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SUPPLEMENTARY INFORMATION:

Background: The National Institute of Corrections, Prisons Division, began its work defining critical issues that impact women offenders in 1996. Based on surveys, workshops and state-driven inquiries for assistance and information, NIC began addressing gender-specific needs and services.

The program goal is to provide assistance to state departments of correction around the specific issues and concerns dealing with women offenders.

The “Operational Practices for Women Offenders” program was developed with the practitioner in mind, to help correctional managers increase their understanding of women offenders and enhance their skills for effectively working with them.

The role of the correctional institution has changed a great deal over the past 200 years. The almshouses and dungeons of the early days gave way to custodial institutions and then to reformatories. Today, correctional facilities are making new strides in providing improved conditions, diversity and quality in programming, and availability of educational, vocational, treatment and medical services.

Both theorists and popular viewpoint have played a role in the structure of corrections for the women offender. The current trend is to dispel traditional stereotypes and myths surrounding the woman offender, to develop a realistic picture of the variety of women in the penal system today, and to address the individual and group needs of these women.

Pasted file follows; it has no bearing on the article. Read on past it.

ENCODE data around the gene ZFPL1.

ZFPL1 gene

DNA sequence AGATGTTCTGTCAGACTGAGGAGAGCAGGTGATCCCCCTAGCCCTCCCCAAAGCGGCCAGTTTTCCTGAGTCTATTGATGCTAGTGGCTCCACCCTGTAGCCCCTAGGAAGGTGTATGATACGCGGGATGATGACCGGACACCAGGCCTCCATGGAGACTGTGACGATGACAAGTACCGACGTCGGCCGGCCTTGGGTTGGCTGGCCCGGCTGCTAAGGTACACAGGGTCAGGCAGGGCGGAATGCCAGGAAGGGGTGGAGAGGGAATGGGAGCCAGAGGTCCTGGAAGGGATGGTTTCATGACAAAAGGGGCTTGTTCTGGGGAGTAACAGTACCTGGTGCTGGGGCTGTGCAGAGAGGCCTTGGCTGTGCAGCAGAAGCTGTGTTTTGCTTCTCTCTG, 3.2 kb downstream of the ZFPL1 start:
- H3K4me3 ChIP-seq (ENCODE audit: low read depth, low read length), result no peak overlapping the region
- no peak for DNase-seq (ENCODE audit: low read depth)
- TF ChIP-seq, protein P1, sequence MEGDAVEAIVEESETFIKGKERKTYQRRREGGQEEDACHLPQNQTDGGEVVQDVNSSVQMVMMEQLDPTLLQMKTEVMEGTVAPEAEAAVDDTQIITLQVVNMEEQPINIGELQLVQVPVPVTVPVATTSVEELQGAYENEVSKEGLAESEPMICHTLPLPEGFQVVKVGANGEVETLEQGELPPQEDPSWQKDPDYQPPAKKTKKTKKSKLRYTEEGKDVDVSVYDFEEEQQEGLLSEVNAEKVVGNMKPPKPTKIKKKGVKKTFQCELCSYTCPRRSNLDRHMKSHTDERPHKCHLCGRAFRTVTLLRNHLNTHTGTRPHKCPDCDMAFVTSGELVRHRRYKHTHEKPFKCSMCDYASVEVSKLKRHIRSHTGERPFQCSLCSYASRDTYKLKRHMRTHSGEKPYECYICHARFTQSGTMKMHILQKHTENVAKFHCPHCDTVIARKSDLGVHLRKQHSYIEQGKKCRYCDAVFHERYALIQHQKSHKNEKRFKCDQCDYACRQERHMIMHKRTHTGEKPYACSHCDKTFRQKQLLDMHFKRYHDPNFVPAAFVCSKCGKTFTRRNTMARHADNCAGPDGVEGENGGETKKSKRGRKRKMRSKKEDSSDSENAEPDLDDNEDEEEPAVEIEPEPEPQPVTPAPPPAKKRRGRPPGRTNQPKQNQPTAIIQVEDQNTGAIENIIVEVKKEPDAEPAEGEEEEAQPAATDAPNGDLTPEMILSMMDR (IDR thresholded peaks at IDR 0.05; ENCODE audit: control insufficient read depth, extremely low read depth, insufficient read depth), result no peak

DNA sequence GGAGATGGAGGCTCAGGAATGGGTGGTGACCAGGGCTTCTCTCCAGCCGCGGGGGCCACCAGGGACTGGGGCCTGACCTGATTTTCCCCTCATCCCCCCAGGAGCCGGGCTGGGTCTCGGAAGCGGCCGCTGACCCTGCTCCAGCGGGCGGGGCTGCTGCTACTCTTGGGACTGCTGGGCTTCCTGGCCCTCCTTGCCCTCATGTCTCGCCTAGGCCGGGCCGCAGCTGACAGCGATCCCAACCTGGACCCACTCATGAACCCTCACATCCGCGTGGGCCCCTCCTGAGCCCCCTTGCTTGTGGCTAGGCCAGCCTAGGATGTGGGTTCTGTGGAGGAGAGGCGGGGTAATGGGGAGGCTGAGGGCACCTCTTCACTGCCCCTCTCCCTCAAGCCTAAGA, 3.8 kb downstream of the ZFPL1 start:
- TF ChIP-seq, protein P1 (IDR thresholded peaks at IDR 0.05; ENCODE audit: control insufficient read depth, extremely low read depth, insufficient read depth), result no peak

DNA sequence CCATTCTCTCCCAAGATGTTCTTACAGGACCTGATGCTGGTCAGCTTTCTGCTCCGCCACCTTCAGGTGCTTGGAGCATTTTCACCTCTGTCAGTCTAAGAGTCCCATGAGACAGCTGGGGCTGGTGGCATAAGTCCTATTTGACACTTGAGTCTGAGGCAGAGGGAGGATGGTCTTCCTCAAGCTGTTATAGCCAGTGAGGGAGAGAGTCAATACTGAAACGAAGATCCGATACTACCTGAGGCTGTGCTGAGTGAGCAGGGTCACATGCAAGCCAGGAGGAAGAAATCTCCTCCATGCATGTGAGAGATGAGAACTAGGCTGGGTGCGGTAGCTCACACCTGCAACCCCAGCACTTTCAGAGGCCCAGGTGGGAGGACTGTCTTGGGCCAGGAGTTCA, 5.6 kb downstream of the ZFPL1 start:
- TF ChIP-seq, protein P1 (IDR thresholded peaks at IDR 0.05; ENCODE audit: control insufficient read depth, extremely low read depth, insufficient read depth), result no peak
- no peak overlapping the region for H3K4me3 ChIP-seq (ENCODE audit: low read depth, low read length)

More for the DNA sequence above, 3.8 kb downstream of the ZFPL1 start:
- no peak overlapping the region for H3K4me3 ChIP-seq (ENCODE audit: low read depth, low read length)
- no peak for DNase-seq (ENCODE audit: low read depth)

As a number of women entering the Criminal Justice system grew, (at a faster rate than men) practitioners felt the impact based on the growing number of operational issues. These included concerns about searches, contraband, privacy, etc. NIC became involved in responding to these requests for assistance to “do it the right way and the appropriate way.”

Differences in women's pathways into the criminal justice system and women's behavior while in custody have important implications for the practices in women's prisons. There is significant evidence that the response of women to incarceration, treatment, and rehabilitation differs from that of men.

Gender responsiveness has been defined by Bloom and Covington as “creating an environment that reflects an understanding of the reality of women's lives and addresses the issues Start Printed Page 8312of women.” As the criminal justice system becomes more responsive to the issues of managing women offenders, it will be more effective in targeting the pathways to offending that propel women into, and return them to, the criminal justice system.

Taken from Gender Responsive Strategies: Research, Practice and Guiding Principles for Women Offenders, NIC 2002)